The concepts of entities and attributes were briefly touched earlier in Chapter 2, and the preceding paragraph highlighted complexities facing implementations based on relation models.
On the most basic practical level, you could consider entities to be tables and attributes to be columns in these tables. One of the first steps taken when creating a data model is analyzing a particular business environment in need of a database. In our case, we are building a library to keep track of all the books you have, or may have in the future. Therefore, the first entity you'd think of would be BOOK. What are the attributes of a book? A title, an author, a publisher, a price tag, to name but a few; all these could become columns in your BOOKS table. As you will see later in this chapter, taken through a more rigorous normalization process, some of these attributes might become entities of their own, and some would disappear all together. There are but two keys to the proper design of a relational database: primary and foreign.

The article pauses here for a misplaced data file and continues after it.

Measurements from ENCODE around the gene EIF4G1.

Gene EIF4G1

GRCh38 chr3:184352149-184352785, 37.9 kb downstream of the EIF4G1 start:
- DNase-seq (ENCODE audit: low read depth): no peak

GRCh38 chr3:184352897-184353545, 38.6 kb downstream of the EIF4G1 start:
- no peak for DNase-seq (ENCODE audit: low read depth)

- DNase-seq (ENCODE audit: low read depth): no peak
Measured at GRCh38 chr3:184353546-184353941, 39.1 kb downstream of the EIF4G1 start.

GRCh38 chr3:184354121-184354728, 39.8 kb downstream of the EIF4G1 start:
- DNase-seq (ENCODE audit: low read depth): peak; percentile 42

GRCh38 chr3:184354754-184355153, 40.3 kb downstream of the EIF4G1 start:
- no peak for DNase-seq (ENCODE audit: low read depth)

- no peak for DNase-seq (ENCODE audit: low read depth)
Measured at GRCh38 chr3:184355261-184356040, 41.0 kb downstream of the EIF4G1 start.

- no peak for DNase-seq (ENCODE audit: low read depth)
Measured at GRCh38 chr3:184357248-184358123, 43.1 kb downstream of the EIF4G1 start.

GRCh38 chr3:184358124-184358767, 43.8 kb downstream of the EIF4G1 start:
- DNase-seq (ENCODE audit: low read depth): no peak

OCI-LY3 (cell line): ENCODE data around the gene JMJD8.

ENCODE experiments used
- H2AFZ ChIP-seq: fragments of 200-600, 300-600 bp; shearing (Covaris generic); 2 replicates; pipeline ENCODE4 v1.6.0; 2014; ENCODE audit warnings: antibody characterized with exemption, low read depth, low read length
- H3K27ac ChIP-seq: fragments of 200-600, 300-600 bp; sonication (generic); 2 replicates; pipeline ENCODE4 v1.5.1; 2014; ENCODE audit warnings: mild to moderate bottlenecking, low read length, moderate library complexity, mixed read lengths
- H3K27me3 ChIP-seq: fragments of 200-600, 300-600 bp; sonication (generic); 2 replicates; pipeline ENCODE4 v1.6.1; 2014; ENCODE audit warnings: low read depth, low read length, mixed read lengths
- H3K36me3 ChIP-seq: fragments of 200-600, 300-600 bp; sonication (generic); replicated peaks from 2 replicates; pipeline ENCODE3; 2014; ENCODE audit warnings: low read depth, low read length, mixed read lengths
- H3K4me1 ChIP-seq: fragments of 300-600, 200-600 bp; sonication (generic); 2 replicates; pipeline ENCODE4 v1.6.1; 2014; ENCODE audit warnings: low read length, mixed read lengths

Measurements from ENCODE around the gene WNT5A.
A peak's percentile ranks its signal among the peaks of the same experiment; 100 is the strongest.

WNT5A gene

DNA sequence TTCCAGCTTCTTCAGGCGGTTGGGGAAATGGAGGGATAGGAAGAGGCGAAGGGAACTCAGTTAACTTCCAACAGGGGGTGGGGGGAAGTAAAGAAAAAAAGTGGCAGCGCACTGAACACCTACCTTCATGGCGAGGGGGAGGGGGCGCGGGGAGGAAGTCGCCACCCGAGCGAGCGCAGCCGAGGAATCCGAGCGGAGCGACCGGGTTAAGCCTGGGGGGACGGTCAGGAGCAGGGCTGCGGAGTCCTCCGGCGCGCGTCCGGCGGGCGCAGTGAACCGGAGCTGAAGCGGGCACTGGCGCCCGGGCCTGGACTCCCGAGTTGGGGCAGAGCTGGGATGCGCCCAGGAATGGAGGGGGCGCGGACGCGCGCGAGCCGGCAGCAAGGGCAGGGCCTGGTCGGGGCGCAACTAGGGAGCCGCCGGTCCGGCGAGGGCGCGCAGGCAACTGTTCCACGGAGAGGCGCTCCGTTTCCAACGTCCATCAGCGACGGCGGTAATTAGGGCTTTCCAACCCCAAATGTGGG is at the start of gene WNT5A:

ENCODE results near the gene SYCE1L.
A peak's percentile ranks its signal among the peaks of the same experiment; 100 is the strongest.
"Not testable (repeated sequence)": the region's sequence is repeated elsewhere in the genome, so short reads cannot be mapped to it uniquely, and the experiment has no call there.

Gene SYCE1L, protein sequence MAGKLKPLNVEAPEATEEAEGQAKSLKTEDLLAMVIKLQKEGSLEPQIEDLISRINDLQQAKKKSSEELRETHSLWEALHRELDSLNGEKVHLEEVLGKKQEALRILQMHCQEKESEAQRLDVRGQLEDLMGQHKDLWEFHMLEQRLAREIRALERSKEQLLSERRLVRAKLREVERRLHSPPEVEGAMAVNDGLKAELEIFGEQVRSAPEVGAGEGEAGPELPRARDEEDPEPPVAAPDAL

A primary key is a unique identifier for a row of data in a table. In its most basic form, a primary key would be a column in the table, though it could be a unique combination of the columns. The concept of a key in the relational database is simple yet powerful: It enforces integrity (see later in this chapter), and helps define relationships between the entities in your data model.
A uniquely ...